30 May 1995 Glucose-induced changes in scattering and light transport in tissue-simulating phantoms
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Abstract
The presence of glucose in an aqueous solution increases its refractive index and therefore has an influence upon the scattering properties of particles suspended in solution. The subsequent effect upon light transport in multiple scattering, tissue simulating phantoms is demonstrated experimentally in a slab geometry and theoretically by applying diffusion theory. As the glucose-induced scattering changes are small, any possible application for noninvasive glucose monitoring in diabetic parients has to rely on an accurate separation of scattering and absorption changes. In phangom studies, it is shown that optional measurements in the frequency domain allow this separation. Furthermore, preliminary experiments suggest that this method can be applied in vivo. It was found that changing the blood flow in tissue, the effect on the scattering coefficient is small.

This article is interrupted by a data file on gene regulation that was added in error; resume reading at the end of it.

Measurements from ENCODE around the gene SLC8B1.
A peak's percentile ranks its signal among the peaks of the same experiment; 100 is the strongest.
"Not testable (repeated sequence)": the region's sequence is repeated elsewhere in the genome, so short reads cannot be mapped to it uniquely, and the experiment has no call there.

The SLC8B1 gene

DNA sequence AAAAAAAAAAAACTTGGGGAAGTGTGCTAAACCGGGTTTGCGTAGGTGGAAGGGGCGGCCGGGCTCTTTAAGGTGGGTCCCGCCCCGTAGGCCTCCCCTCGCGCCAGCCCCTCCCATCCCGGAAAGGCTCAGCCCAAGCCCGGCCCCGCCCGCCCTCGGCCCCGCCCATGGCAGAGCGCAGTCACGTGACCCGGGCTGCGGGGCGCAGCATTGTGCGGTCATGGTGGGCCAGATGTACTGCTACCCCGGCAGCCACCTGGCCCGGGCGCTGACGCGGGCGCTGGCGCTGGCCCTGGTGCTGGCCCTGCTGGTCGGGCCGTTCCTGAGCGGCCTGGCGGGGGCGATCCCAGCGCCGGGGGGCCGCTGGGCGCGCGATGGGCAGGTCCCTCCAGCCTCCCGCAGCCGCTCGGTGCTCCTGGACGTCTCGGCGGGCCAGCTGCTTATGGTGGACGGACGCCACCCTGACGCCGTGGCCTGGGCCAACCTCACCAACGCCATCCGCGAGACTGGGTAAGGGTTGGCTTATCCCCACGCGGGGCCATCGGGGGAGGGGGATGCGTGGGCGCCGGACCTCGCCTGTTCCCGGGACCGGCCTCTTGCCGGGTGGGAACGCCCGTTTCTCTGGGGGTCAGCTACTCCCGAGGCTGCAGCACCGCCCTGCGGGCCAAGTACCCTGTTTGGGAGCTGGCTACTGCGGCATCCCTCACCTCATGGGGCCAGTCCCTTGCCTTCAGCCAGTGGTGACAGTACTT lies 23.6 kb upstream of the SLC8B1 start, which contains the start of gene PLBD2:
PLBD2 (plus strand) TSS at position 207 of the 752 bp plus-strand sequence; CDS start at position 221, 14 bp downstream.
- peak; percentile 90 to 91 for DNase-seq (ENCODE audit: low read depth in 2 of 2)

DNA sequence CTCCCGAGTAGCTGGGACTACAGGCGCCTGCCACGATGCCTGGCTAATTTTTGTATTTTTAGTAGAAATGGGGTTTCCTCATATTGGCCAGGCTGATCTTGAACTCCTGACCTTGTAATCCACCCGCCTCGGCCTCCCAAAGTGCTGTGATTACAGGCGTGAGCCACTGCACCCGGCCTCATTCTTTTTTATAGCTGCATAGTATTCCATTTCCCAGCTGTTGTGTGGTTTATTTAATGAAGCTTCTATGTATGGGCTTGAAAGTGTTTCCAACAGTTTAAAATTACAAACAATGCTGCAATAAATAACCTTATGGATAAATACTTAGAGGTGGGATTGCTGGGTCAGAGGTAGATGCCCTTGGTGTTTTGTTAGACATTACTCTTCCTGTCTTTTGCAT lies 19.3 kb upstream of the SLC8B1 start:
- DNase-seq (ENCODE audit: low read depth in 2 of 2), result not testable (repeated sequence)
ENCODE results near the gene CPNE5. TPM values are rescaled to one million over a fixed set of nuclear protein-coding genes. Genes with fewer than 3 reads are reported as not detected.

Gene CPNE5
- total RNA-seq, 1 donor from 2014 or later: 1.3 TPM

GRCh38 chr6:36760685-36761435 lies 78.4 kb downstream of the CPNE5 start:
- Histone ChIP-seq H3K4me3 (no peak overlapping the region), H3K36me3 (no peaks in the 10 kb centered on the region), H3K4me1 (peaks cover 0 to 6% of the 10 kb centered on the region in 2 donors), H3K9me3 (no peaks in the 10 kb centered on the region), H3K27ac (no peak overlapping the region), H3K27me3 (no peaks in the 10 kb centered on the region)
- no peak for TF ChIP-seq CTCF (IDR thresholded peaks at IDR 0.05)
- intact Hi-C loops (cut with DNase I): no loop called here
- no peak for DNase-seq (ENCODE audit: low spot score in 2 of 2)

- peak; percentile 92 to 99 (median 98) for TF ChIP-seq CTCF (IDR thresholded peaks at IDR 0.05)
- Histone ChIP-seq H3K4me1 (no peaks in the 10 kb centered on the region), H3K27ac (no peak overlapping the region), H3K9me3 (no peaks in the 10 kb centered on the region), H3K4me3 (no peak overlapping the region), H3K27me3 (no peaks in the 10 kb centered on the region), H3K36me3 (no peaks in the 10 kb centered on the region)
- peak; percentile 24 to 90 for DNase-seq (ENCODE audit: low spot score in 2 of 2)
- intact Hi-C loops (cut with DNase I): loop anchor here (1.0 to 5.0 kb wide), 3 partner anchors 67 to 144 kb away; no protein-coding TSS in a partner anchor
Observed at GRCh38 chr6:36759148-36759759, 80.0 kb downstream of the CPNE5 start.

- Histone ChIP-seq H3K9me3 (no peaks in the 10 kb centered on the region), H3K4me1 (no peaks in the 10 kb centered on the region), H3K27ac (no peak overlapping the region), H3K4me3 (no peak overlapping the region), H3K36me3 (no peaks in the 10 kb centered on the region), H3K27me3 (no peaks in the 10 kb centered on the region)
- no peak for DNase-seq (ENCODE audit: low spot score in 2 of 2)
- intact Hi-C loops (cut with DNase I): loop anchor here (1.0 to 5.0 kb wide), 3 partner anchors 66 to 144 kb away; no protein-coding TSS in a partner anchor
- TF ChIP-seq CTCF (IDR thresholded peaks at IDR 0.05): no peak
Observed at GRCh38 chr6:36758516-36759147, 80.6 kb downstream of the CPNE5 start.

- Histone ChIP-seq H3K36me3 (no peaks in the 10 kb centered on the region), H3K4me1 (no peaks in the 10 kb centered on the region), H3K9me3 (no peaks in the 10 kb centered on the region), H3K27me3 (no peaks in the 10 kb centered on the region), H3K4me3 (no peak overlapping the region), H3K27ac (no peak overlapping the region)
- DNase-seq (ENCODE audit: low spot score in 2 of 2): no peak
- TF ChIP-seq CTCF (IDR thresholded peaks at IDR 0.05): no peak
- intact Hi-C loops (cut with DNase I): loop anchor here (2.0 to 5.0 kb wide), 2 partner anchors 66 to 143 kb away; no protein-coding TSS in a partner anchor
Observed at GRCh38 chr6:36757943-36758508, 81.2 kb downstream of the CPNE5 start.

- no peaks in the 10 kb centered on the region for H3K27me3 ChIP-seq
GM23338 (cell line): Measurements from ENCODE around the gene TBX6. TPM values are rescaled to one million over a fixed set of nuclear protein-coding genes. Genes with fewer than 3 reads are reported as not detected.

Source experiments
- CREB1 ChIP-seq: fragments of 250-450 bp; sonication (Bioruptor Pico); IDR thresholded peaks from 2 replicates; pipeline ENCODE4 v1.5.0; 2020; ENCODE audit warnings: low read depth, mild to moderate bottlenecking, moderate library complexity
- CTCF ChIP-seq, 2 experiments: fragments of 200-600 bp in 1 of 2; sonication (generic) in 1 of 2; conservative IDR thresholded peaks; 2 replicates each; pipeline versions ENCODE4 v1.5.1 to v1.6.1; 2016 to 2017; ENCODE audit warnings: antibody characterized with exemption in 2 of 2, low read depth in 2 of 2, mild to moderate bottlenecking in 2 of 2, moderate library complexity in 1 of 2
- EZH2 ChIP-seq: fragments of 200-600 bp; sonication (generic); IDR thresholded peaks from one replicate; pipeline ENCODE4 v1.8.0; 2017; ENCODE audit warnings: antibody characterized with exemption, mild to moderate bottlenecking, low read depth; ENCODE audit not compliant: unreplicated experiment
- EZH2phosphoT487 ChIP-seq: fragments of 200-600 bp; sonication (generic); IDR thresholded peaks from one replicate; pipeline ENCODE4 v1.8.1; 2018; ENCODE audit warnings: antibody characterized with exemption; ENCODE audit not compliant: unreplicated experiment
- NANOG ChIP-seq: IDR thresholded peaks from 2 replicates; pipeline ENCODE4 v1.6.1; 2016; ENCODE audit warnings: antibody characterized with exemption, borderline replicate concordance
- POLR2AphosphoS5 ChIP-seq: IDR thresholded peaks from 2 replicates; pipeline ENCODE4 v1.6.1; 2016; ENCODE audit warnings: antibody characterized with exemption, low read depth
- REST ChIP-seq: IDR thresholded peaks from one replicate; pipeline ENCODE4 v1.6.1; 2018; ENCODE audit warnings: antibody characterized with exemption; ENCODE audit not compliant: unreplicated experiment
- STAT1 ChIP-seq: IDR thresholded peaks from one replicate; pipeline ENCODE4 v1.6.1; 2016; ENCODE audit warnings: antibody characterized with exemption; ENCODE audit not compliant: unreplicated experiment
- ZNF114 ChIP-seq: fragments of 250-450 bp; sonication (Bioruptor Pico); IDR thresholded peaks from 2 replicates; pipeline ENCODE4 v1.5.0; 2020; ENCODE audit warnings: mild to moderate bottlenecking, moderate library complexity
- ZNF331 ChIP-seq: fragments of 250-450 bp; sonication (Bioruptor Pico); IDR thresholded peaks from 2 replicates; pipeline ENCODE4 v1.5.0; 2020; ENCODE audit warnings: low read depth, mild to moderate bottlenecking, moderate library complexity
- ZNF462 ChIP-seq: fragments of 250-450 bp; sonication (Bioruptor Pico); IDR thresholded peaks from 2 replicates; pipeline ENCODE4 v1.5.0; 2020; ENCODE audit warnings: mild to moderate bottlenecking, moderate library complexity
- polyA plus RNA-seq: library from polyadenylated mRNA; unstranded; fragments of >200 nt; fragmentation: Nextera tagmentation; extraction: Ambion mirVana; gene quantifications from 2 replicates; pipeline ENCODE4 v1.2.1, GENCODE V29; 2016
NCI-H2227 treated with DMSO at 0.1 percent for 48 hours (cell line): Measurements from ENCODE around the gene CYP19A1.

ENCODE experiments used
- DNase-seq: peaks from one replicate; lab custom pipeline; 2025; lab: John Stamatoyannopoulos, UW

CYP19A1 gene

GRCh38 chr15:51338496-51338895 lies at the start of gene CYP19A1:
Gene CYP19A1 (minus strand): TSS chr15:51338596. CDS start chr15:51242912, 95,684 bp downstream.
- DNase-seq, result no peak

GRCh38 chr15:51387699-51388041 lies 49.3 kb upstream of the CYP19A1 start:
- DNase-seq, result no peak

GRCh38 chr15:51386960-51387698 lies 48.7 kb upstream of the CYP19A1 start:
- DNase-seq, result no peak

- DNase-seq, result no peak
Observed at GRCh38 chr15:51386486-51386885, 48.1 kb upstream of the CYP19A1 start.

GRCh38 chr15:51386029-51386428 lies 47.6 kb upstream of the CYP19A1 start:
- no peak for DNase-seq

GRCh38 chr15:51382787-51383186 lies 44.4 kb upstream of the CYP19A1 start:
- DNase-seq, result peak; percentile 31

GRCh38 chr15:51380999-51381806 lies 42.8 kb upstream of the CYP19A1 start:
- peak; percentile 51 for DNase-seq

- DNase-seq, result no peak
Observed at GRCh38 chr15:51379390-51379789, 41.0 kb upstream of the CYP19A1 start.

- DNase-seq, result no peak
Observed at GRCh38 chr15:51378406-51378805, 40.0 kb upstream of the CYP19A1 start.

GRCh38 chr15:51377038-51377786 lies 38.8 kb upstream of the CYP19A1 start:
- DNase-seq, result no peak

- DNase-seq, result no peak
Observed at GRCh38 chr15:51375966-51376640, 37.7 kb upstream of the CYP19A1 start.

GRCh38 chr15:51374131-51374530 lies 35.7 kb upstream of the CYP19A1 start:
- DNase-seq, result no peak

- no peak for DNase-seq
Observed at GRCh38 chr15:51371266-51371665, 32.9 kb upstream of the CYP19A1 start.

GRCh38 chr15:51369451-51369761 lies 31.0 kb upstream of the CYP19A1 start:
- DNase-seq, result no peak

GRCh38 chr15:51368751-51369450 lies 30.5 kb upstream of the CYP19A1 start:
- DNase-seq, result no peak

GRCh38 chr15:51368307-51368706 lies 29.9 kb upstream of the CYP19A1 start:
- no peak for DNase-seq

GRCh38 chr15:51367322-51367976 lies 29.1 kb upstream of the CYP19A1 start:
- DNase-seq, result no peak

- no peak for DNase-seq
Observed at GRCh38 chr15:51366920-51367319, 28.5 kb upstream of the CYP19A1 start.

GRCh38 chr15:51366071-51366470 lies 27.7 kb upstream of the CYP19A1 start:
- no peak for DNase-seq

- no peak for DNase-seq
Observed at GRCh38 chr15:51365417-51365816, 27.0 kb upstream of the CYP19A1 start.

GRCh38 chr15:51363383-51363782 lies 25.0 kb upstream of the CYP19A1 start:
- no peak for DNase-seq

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Matthias Kohl-Bareis, Matthias Essenpreis, Dirk Boecker, Mark Cope, "Glucose-induced changes in scattering and light transport in tissue-simulating phantoms", Proc. SPIE 2389, Optical Tomography, Photon Migration, and Spectroscopy of Tissue and Model Media: Theory, Human Studies, and Instrumentation, (30 May 1995); doi: 10.1117/12.209947; https://doi.org/10.1117/12.209947
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